Saturday, May 3, 2014

New Arguments or More of the Same?

There's an opinion piece in the Washington Post this evening which advocates reframing the case for gun control. The author, Danny Franklin, is a political strategist advising the White House and at least he seems earnest in his recommendations. Is his advice really new?

Here's a money quote for ya:
"But as a Democratic strategist who looks at the relationship between public opinion and political reality, I fear that this answer [that gun control fails simply because of NRA lobbying] has become a crutch: a comforting story progressives tell ourselves to avoid facing the fact that the country trusts the NRA more than us on this issue."
I agree. When you have Democrats repeatedly demonstrating their technical ignorance on the subject they're trying to regulate, it doesn't give the public confidence in the wisdom of their prescriptions. Using the phrase "common-sense gun laws" to refer to ineffective gun control laws, the author detracts from his own case in much the same way. The public trusts the gun-rights argument because it appeals to common sense conclusions - gun control laws proposed thus far haven't been effective in reducing crime. The data is the data.

After all, if the Navy Yard Shooting taught us one thing, it's that a spree-killer only needs a Biden-Friendly Firearm and a conspicuous security guard to upgrade his weapons on-site. It's like will-call, and suspiciously like learned behavior in first-person shooters. Funny, that. 

Anyway, let's get back to his prescription for a new approach. They look something like this:
  • Avoid laws that "compel behavior" and focus on persuading folks of the safety risks inherent in gun ownership
  • Focus on the trend of declining gun crime rates to make people feel gun control is working
  • Incentivize the purchase of smart guns
  • Measure success by lives saved vs. lives lost
Avoiding laws that compel behavior and persuading folks that guns introduce risk sounds like something we can all get behind. What does this look like? Gun safety education? If the real goal is to produce fear-mongering propaganda and shameless appeals to emotion to secure the passage of more prohibition, then it certainly isn't a new tactic but more of the same. Encouraging gun safety education is a real path to reducing segments of gun violence.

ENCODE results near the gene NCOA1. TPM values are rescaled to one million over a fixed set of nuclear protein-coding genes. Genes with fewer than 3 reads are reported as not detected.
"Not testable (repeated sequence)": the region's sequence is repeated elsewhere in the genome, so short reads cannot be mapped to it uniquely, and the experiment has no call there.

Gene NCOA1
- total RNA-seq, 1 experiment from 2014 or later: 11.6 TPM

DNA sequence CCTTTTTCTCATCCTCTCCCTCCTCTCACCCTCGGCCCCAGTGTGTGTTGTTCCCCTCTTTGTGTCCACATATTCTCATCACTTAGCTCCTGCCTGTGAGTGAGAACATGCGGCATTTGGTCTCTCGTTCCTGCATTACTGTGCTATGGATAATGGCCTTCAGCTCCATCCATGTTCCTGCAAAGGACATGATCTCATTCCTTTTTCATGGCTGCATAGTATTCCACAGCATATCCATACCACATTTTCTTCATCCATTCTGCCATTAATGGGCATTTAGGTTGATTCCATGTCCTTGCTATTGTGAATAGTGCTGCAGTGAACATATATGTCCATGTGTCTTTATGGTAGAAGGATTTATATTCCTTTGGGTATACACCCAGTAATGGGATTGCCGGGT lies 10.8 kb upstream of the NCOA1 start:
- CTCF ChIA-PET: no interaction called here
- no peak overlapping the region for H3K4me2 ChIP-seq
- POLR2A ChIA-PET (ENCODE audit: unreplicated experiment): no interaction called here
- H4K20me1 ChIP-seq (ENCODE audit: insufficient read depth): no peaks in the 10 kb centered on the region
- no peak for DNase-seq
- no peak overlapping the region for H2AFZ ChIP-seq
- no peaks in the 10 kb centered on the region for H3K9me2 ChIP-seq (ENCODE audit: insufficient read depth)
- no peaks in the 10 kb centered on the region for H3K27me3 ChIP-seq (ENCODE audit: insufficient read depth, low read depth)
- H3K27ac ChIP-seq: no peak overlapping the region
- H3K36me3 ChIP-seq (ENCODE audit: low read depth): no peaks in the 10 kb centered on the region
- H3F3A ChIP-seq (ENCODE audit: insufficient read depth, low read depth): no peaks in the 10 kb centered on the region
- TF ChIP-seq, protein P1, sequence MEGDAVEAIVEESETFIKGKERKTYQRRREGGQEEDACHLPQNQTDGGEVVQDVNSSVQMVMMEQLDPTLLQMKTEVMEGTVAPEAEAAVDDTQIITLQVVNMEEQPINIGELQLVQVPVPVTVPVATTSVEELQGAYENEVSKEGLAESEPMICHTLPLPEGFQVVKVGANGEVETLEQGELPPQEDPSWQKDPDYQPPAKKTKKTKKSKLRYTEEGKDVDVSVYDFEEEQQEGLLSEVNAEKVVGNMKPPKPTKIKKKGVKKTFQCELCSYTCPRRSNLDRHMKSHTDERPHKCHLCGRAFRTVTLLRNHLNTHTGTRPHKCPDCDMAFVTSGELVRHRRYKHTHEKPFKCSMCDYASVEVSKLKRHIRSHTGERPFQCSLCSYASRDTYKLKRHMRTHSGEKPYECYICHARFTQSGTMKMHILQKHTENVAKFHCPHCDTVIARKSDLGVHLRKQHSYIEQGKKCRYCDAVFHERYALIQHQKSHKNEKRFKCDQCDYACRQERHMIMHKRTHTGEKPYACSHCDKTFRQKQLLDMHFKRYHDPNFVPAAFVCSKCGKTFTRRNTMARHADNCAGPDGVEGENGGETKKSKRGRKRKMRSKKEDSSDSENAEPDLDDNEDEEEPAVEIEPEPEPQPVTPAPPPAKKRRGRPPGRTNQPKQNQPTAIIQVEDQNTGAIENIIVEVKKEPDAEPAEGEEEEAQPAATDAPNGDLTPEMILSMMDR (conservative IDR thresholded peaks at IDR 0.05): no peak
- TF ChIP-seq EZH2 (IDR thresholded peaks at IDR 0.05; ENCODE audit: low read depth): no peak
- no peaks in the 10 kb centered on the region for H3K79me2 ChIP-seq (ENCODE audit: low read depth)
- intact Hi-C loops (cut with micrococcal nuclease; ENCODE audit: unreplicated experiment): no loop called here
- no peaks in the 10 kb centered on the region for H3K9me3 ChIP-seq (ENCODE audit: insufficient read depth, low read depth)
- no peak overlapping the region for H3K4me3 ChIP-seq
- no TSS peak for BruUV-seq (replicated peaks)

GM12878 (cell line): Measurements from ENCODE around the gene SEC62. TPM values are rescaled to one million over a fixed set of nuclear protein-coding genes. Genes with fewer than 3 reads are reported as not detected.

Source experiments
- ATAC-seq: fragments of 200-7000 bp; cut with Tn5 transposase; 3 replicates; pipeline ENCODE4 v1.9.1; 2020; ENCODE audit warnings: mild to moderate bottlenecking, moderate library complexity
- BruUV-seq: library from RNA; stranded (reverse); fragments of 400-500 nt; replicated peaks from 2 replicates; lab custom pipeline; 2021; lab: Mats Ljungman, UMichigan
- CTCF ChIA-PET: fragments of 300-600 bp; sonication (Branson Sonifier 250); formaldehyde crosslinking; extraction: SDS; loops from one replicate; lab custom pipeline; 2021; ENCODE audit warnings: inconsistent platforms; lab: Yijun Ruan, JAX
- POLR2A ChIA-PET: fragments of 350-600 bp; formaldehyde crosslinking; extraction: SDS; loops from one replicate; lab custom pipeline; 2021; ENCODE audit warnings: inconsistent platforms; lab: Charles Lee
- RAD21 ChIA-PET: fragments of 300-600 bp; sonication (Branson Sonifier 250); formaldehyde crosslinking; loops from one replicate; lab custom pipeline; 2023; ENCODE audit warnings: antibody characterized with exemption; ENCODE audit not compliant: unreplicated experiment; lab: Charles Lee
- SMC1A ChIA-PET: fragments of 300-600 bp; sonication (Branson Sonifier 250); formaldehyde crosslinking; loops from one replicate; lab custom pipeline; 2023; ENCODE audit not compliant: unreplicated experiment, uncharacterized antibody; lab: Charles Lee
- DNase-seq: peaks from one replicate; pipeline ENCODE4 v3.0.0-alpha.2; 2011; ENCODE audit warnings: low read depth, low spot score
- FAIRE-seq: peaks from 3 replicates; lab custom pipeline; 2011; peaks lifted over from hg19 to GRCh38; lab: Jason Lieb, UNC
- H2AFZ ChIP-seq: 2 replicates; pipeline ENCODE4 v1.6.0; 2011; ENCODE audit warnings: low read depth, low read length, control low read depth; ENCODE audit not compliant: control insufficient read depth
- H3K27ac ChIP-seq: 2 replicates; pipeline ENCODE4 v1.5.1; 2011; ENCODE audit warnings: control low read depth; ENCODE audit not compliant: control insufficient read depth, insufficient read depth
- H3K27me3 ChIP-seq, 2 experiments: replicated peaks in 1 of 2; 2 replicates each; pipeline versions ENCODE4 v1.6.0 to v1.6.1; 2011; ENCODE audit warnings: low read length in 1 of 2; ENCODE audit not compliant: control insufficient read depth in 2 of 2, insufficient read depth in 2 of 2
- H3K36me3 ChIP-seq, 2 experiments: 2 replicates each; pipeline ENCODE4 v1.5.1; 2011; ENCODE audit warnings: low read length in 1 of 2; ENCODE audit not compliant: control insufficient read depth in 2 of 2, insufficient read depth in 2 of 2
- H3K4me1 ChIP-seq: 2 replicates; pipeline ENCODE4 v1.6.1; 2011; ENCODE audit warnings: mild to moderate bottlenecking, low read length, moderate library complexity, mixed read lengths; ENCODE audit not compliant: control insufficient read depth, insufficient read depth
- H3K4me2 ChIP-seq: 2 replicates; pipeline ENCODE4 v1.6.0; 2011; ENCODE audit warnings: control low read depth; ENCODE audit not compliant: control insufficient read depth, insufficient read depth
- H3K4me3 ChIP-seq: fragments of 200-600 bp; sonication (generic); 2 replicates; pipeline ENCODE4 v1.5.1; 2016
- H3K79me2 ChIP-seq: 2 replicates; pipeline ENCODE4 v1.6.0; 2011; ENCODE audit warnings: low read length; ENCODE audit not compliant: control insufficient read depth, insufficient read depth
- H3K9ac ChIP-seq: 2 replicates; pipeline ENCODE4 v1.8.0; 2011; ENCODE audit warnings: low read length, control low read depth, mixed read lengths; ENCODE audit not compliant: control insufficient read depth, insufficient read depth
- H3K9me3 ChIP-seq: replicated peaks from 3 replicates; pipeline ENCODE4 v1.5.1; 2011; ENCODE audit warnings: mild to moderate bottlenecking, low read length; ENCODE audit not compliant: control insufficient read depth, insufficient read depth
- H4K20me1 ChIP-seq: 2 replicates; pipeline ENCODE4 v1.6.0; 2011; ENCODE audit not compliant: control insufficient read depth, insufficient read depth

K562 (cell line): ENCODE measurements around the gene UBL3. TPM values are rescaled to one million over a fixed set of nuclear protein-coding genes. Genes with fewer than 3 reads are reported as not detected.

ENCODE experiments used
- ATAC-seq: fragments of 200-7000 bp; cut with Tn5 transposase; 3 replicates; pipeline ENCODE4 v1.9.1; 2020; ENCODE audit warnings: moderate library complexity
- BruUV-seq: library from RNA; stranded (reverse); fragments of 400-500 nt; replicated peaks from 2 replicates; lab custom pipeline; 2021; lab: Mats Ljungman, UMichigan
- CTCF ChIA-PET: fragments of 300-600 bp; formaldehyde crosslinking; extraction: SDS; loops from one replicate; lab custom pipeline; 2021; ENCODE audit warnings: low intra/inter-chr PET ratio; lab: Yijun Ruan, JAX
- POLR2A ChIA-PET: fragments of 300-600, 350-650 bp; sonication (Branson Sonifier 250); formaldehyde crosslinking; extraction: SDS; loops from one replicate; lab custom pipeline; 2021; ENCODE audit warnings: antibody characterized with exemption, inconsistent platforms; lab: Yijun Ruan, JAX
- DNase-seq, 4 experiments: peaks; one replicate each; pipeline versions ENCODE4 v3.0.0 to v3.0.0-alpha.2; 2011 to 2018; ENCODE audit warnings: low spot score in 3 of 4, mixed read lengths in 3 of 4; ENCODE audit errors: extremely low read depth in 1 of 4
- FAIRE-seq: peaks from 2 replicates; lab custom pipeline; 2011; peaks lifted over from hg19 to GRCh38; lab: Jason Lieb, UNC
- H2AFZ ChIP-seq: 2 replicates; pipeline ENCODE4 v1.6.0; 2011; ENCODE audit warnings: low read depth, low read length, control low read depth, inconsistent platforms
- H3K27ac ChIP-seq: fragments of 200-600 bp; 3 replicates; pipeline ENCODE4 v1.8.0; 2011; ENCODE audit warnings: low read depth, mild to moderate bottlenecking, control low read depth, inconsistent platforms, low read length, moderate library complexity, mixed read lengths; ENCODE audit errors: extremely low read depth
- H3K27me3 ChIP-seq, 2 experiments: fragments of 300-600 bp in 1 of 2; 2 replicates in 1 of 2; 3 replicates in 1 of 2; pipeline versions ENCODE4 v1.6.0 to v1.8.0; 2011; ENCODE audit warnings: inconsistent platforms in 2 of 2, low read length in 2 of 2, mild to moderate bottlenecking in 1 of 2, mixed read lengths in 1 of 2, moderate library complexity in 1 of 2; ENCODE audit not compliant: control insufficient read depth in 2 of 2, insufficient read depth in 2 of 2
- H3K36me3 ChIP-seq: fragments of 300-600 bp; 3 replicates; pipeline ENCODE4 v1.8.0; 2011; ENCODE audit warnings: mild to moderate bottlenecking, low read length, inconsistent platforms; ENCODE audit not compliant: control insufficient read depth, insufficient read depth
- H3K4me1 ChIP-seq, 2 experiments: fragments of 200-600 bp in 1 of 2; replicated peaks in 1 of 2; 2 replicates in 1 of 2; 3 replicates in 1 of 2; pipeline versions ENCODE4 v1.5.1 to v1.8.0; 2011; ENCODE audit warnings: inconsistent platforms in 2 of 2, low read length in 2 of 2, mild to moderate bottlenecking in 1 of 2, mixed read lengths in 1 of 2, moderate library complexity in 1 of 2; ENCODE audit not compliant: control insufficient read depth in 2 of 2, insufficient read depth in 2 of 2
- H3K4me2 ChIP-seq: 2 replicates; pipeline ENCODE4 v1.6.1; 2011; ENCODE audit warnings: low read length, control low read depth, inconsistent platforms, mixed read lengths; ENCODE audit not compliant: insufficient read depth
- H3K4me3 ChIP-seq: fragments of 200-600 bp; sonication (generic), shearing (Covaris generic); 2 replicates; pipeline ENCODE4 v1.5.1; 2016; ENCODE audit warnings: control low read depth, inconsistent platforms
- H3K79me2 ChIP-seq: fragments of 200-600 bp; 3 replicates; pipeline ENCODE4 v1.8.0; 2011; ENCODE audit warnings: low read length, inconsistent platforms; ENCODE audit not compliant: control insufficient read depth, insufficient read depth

In talking about declining violence, the author pegs a start date of 1993 for this trend of decline. In context, this sounds like he's trying to claim the Assault Weapons Ban of the mid-nineties is responsible. Homicide is at its lowest point since the sixties. The government itself has published reports that the AWB had no discernible effect on gun crime, in particular noting that so-called "assault weapons" aren't even used in many crimes to begin with. Further, gun ownership keeps on increasing, and violent crime keeps decreasing. I don't know if it's a causal relationship, but we certainly know empirically that more guns doesn't equal more crime and the oft-cited comparison to English gun control is a farce.

Incentivizing people to buy smart guns rather than forcing them uses the market to adopt new technology organically and gives individuals the power of self-determination - always a plus. That's good, even though we're way out from that tech being reliable enough to call itself a better mousetrap. Guns need to work all the time, not just some of the time. That said, I doubt creating a government-funded rebate for smart-gun purchases would ever fly with this White House. Creating an expensive tax on "dumb" guns is more their style, and this shouldn't be construed as even remotely equivalent. But in concept, true incentives rather than disincentives or prohibition would be a great middle ground for discussion. 

Finally, we get to the measurement of success by lives saved. If Danny promotes this metric of efficacy for regulation, then I'm all ears. Otherwise, if the metric is simply invoked as a rhetorical device for appeals to emotion (e.g. "if it saves just one life") then it's still more of the same irrational gibberish we've heard before.

Basing regulation on efficacy requires a broader conversation than simple material prohibition. 

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